I’ve got deadlines – and a new set of columns to be written about the energy space every week. These days that’s tough, because there’s so little to like in the energy sphere, even as the stock averages hover near to index highs. More bad news surfaced today in the oil services sector, making the big services companies like Schlumberger (SLB), Halliburton (HAL) and particularly Helmerich and Payne (HP) difficult places to find value.
With the rig count drop, we haven’t yet seen a major drop in production – but activity is certainly way down. That impacts the oil services companies most, and it’s not just in the shale players that we find that kind of distress. Recent predictions in other areas of oil production have been dropping equally strongly, as in oil sands production in Canada. Just take a look at this small chart of what was expected in Canadian production as of June 2014 as opposed to what is the new reality of expectation now:
We could look at lots of other places as well to see the collapse of oil services activity in other oil areas, including offshore in Brazil and domestically in Venezuela, but the point is clear: There’s going to be a smaller pool of work for everyone.
This has expressed itself in a free-for-all of pricing discounts for the remaining rigs onshore and offshore that are going to be working through 2015 and into 2016. If you want to keep clients, you’re going to have to compete on price – it’s as simple as that. Here’s a quick look at the comparative indexes of costs associated with drilling, support and sand/cement services through early 2015, and things are only going to get worse from here:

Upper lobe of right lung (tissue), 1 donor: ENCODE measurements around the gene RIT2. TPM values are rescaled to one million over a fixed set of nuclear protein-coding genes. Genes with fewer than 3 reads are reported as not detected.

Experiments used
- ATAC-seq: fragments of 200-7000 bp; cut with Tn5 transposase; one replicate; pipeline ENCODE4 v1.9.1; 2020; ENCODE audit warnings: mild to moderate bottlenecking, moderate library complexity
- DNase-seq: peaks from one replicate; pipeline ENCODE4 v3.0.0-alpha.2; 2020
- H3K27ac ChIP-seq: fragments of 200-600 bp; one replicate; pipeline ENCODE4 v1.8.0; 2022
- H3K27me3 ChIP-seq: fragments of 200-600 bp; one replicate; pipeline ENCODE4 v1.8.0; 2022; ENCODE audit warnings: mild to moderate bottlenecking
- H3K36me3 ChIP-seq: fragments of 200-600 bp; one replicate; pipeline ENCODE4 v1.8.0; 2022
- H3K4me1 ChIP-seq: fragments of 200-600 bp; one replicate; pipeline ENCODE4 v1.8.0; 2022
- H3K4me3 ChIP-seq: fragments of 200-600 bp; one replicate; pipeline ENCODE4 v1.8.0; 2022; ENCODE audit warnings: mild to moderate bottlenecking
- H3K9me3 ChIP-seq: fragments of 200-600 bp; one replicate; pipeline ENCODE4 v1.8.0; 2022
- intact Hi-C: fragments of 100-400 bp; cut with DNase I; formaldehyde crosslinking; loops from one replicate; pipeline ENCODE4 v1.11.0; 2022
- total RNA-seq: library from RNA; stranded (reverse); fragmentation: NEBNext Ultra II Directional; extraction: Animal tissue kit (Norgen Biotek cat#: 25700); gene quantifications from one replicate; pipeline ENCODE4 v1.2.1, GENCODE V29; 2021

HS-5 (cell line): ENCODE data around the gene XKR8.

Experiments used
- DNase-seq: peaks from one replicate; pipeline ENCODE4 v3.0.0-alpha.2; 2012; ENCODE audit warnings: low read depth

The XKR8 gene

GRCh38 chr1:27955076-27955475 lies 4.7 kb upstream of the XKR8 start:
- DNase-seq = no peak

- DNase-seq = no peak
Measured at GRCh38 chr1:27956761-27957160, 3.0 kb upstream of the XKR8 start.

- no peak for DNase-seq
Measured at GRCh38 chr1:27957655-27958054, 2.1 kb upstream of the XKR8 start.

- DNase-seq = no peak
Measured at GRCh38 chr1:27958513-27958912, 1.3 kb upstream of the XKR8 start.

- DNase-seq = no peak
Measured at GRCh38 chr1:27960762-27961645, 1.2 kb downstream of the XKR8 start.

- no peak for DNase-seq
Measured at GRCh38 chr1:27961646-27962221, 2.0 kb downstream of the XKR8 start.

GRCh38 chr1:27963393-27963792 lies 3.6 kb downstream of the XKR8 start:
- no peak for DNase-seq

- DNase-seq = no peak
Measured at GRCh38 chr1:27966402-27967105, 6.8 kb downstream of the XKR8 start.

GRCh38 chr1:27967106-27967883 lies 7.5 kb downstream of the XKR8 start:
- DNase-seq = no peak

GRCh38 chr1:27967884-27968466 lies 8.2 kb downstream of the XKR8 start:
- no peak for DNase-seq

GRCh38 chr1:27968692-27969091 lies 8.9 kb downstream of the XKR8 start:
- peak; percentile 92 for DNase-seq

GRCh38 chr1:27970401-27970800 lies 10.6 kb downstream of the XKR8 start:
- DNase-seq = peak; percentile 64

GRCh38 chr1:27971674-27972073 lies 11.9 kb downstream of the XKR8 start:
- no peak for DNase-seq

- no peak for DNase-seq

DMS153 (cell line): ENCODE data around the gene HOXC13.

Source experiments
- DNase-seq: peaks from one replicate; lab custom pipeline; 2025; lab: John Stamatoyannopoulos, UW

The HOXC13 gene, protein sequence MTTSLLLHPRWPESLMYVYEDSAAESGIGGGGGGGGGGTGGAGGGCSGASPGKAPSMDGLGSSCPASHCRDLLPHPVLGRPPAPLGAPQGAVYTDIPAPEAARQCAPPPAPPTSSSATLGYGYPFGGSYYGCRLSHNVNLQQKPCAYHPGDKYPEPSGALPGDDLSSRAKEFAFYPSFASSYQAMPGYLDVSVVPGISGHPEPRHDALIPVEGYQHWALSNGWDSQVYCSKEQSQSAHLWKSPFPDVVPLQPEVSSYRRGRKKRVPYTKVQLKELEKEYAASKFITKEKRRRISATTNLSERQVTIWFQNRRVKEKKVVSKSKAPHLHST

I couldn’t recommend even the most conservative play in oil services here, despite the fact that an oil price recovery will likely help the services companies first, even before the producers themselves. Someone like Schlumberger even, having rallied with oil from a share price of $80 to near $90 today is extremely susceptible to a drop below its 52-week lows as these price indexes get squeezed further – and they will be.
Even worse would be an onshore frack specialist like Helmerich and Payne, once the company of choice for a fast growing US oil fracking environment. HP was known to have the ‘special sauce’ for efficient gel fracs of Eagle Ford and Permian wells and virtually doubled in price from 2013-2014 to close to $120 a share. Even having lost half it’s value since June 2014, I’m still not ready to jump back into this admittedly ‘best of breed’ oil shale specialist.
I know, you’re tired of hearing this from me, but again this is the theme I’m delivering: Now is not the time to be aggressive into oil stocks – including the oil services.